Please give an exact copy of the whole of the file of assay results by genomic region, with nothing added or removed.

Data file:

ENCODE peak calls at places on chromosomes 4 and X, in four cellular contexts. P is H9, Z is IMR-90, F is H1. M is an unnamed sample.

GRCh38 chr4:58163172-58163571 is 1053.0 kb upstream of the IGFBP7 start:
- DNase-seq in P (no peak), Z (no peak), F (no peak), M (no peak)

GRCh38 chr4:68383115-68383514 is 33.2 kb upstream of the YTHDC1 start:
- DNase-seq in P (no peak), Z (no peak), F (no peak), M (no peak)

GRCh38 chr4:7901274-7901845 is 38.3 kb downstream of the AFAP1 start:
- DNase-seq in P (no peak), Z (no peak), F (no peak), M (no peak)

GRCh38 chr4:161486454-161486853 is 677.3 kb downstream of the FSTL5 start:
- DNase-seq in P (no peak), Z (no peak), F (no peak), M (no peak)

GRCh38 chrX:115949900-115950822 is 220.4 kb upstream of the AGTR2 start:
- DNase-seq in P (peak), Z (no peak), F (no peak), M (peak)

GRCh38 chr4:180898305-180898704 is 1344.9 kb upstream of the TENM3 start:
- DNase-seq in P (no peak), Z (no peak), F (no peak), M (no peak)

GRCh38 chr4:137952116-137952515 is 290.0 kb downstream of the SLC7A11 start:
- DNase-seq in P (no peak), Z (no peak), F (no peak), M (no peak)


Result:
ENCODE peak calls at places on chromosomes 4 and X, in four cellular contexts. P is H9, Z is IMR-90, F is H1. M is an unnamed sample.

GRCh38 chr4:58163172-58163571 is 1053.0 kb upstream of the IGFBP7 start:
- DNase-seq in P (no peak), Z (no peak), F (no peak), M (no peak)

GRCh38 chr4:68383115-68383514 is 33.2 kb upstream of the YTHDC1 start:
- DNase-seq in P (no peak), Z (no peak), F (no peak), M (no peak)

GRCh38 chr4:7901274-7901845 is 38.3 kb downstream of the AFAP1 start:
- DNase-seq in P (no peak), Z (no peak), F (no peak), M (no peak)

GRCh38 chr4:161486454-161486853 is 677.3 kb downstream of the FSTL5 start:
- DNase-seq in P (no peak), Z (no peak), F (no peak), M (no peak)

GRCh38 chrX:115949900-115950822 is 220.4 kb upstream of the AGTR2 start:
- DNase-seq in P (peak), Z (no peak), F (no peak), M (peak)

GRCh38 chr4:180898305-180898704 is 1344.9 kb upstream of the TENM3 start:
- DNase-seq in P (no peak), Z (no peak), F (no peak), M (no peak)

GRCh38 chr4:137952116-137952515 is 290.0 kb downstream of the SLC7A11 start:
- DNase-seq in P (no peak), Z (no peak), F (no peak), M (no peak)